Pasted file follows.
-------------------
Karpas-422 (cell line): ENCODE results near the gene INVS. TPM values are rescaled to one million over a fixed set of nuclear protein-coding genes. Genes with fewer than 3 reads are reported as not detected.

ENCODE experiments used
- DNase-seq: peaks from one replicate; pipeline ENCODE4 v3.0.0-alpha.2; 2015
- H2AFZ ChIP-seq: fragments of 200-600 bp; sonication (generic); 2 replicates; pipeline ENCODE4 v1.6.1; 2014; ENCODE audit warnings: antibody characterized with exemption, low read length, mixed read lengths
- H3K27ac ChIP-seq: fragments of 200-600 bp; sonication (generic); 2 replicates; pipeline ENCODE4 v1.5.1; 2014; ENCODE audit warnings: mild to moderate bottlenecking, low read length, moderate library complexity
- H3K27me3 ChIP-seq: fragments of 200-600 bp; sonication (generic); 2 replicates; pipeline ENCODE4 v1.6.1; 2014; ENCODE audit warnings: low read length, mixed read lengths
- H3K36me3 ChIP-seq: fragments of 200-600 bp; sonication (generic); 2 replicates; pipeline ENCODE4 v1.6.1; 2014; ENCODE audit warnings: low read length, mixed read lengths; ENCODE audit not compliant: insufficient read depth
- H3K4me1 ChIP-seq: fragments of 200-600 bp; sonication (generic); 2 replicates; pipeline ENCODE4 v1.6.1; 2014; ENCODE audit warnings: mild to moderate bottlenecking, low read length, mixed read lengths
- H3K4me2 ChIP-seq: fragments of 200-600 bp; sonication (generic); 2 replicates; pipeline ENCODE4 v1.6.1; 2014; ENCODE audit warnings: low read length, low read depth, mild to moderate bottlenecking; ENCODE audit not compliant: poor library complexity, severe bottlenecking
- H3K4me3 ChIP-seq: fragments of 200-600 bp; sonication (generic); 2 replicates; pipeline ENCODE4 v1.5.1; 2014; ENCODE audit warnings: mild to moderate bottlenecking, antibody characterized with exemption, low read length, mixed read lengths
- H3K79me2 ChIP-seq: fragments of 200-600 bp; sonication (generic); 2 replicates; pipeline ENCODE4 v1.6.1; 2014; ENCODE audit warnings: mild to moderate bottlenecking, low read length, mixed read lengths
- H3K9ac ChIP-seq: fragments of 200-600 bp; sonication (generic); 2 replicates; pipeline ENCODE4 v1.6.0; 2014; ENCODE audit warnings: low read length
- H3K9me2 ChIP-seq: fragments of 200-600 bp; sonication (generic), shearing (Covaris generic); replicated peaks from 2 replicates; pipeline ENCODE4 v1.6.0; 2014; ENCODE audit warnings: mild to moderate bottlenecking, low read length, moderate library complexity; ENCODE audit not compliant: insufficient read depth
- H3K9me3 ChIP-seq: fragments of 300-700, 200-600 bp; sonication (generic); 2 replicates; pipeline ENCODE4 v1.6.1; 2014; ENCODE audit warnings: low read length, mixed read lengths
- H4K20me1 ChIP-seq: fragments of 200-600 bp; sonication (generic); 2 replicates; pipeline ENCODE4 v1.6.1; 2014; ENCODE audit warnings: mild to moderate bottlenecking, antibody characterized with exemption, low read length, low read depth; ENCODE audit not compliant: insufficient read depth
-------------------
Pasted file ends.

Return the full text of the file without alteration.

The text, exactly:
Karpas-422 (cell line): ENCODE results near the gene INVS. TPM values are rescaled to one million over a fixed set of nuclear protein-coding genes. Genes with fewer than 3 reads are reported as not detected.

ENCODE experiments used
- DNase-seq: peaks from one replicate; pipeline ENCODE4 v3.0.0-alpha.2; 2015
- H2AFZ ChIP-seq: fragments of 200-600 bp; sonication (generic); 2 replicates; pipeline ENCODE4 v1.6.1; 2014; ENCODE audit warnings: antibody characterized with exemption, low read length, mixed read lengths
- H3K27ac ChIP-seq: fragments of 200-600 bp; sonication (generic); 2 replicates; pipeline ENCODE4 v1.5.1; 2014; ENCODE audit warnings: mild to moderate bottlenecking, low read length, moderate library complexity
- H3K27me3 ChIP-seq: fragments of 200-600 bp; sonication (generic); 2 replicates; pipeline ENCODE4 v1.6.1; 2014; ENCODE audit warnings: low read length, mixed read lengths
- H3K36me3 ChIP-seq: fragments of 200-600 bp; sonication (generic); 2 replicates; pipeline ENCODE4 v1.6.1; 2014; ENCODE audit warnings: low read length, mixed read lengths; ENCODE audit not compliant: insufficient read depth
- H3K4me1 ChIP-seq: fragments of 200-600 bp; sonication (generic); 2 replicates; pipeline ENCODE4 v1.6.1; 2014; ENCODE audit warnings: mild to moderate bottlenecking, low read length, mixed read lengths
- H3K4me2 ChIP-seq: fragments of 200-600 bp; sonication (generic); 2 replicates; pipeline ENCODE4 v1.6.1; 2014; ENCODE audit warnings: low read length, low read depth, mild to moderate bottlenecking; ENCODE audit not compliant: poor library complexity, severe bottlenecking
- H3K4me3 ChIP-seq: fragments of 200-600 bp; sonication (generic); 2 replicates; pipeline ENCODE4 v1.5.1; 2014; ENCODE audit warnings: mild to moderate bottlenecking, antibody characterized with exemption, low read length, mixed read lengths
- H3K79me2 ChIP-seq: fragments of 200-600 bp; sonication (generic); 2 replicates; pipeline ENCODE4 v1.6.1; 2014; ENCODE audit warnings: mild to moderate bottlenecking, low read length, mixed read lengths
- H3K9ac ChIP-seq: fragments of 200-600 bp; sonication (generic); 2 replicates; pipeline ENCODE4 v1.6.0; 2014; ENCODE audit warnings: low read length
- H3K9me2 ChIP-seq: fragments of 200-600 bp; sonication (generic), shearing (Covaris generic); replicated peaks from 2 replicates; pipeline ENCODE4 v1.6.0; 2014; ENCODE audit warnings: mild to moderate bottlenecking, low read length, moderate library complexity; ENCODE audit not compliant: insufficient read depth
- H3K9me3 ChIP-seq: fragments of 300-700, 200-600 bp; sonication (generic); 2 replicates; pipeline ENCODE4 v1.6.1; 2014; ENCODE audit warnings: low read length, mixed read lengths
- H4K20me1 ChIP-seq: fragments of 200-600 bp; sonication (generic); 2 replicates; pipeline ENCODE4 v1.6.1; 2014; ENCODE audit warnings: mild to moderate bottlenecking, antibody characterized with exemption, low read length, low read depth; ENCODE audit not compliant: insufficient read depth